Two state legislators have introduced to the House and Senate a bill designed to boost revenue for the City of Chicago while combating homelessness through a restructuring of the real estate transfer tax.
The bill would set aside only 25 percent of new funds from the proposed structure of the real estate transfer tax, rather than 60 percent or more, as some state lawmakers originally wanted, the Sun-Times reported.
In an effort to alleviate the Chicago’s financial woes, Mayor Lori Lightfoot lobbied during the fall veto session for a change the structure of the city’s real estate transfer tax, but other Democtatic lawmakers argued that most of the money should go to affordable housing and services for the homeless, rather than into the city’s overall budget.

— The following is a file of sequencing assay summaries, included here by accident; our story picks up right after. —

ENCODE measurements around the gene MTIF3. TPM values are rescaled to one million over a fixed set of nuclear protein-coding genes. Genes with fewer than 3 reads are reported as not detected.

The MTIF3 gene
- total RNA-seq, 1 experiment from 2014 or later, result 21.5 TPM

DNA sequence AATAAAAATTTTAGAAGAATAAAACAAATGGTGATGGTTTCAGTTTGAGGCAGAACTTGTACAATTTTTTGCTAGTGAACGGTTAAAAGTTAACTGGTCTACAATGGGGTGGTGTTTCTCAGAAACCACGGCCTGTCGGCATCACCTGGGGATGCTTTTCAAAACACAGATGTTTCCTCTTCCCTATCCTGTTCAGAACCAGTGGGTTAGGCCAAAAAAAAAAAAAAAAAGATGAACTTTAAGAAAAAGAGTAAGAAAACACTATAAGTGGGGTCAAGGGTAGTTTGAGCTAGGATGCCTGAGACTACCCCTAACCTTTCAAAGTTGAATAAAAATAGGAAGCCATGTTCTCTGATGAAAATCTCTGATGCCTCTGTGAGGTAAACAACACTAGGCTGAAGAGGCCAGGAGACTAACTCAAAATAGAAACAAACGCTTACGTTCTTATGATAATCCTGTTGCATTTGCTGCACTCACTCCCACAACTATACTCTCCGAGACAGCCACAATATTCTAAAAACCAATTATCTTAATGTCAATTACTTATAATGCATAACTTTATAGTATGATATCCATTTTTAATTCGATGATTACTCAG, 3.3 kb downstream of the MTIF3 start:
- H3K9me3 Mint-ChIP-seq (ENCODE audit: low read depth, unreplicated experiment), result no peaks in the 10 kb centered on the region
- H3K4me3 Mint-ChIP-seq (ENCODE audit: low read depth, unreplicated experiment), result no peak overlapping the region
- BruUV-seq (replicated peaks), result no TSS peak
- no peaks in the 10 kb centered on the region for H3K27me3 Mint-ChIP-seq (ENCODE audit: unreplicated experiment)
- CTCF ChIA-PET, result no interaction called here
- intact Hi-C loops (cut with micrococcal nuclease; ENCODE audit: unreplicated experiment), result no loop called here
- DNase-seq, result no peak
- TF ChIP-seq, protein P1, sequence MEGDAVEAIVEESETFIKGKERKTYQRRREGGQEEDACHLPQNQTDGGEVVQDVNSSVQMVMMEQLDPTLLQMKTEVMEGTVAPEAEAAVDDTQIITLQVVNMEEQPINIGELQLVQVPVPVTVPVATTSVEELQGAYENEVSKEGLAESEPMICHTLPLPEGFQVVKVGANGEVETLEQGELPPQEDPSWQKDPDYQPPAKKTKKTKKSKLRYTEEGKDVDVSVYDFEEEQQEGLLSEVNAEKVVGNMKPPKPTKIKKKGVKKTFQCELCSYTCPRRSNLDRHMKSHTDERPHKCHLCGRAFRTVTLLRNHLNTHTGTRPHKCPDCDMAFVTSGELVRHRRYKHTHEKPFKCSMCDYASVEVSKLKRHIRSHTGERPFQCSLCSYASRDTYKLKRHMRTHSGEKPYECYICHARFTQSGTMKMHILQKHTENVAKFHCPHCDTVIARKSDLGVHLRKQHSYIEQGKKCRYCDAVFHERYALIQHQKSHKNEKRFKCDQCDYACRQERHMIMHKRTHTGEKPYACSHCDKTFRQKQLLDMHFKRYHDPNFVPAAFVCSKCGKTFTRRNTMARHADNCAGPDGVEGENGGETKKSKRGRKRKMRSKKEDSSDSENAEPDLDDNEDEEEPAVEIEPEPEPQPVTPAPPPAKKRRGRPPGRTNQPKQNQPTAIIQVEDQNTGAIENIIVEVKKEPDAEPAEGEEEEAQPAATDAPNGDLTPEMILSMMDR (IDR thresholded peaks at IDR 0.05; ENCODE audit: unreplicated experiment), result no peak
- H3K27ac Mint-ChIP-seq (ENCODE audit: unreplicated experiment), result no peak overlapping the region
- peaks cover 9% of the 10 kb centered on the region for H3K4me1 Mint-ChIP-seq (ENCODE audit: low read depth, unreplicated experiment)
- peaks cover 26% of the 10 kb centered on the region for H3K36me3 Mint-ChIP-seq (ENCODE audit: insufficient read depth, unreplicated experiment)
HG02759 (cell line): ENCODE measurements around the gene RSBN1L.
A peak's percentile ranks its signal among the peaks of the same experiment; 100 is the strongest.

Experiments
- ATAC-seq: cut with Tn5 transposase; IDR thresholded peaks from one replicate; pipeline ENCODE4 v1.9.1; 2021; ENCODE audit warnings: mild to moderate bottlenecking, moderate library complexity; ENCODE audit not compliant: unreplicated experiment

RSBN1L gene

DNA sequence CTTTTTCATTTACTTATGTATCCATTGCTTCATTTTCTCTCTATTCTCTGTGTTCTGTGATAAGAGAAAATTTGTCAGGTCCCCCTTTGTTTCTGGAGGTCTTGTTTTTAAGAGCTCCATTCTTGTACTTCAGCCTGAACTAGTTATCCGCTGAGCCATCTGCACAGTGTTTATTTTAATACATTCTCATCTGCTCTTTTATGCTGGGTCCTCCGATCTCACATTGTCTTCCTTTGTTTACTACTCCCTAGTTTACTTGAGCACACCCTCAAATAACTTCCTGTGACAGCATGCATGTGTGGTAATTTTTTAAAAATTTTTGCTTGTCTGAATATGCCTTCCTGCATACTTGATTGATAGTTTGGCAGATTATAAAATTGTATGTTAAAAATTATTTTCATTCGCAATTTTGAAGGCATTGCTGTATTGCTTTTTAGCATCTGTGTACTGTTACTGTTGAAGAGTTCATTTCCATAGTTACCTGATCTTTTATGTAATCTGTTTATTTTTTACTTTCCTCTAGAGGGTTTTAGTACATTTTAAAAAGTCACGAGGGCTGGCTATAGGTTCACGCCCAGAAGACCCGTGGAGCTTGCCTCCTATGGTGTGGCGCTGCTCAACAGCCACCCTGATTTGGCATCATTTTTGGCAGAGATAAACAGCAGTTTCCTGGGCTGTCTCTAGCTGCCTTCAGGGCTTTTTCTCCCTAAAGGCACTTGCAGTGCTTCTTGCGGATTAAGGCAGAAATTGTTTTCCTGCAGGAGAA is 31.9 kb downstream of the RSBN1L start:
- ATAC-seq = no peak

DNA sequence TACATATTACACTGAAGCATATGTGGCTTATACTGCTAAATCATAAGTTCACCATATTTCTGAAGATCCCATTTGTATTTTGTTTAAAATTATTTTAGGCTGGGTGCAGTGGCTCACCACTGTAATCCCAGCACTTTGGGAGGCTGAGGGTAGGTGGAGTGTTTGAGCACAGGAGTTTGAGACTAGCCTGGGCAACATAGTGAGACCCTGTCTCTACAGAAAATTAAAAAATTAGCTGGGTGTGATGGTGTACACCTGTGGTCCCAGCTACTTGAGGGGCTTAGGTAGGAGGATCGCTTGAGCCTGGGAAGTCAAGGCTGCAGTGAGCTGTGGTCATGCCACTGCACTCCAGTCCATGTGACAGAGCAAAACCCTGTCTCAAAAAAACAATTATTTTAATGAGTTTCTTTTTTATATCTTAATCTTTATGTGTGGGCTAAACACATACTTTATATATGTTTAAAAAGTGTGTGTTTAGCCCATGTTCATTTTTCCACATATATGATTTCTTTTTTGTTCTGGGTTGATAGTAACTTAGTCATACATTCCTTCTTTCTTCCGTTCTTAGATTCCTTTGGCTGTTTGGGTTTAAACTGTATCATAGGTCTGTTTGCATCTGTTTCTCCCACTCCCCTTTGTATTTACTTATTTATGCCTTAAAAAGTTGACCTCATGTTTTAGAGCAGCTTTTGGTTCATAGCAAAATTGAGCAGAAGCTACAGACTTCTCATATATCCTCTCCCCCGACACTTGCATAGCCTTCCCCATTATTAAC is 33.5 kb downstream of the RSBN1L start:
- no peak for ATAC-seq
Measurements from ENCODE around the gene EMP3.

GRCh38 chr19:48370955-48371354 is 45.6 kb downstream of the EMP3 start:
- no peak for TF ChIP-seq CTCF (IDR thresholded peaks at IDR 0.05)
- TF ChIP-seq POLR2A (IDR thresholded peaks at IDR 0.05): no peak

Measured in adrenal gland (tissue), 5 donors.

The bill’s sponsors, state Rep. Delia C. Ramirez and state Sen. Ram Villivalam, claim it gives both sides what they want.
Ramirez told the Sun-Times that the bill’s rate structure will bring in more revenue than Lightfoot’s proposal, which was expected to generate $50 million in 2020.
Villivalam called it the “ultimate win-win situation.”
Under the proposed rate structure, the tax for property transfers $1 million and under would be less than the city’s current tax of $5.25-per-$500, while those over $1 million would be taxed at at least $7.50-per-$500.
Both lawmakers have already met with members of Lightfoot’s team.
[Sun-Times] — Brianna Kelly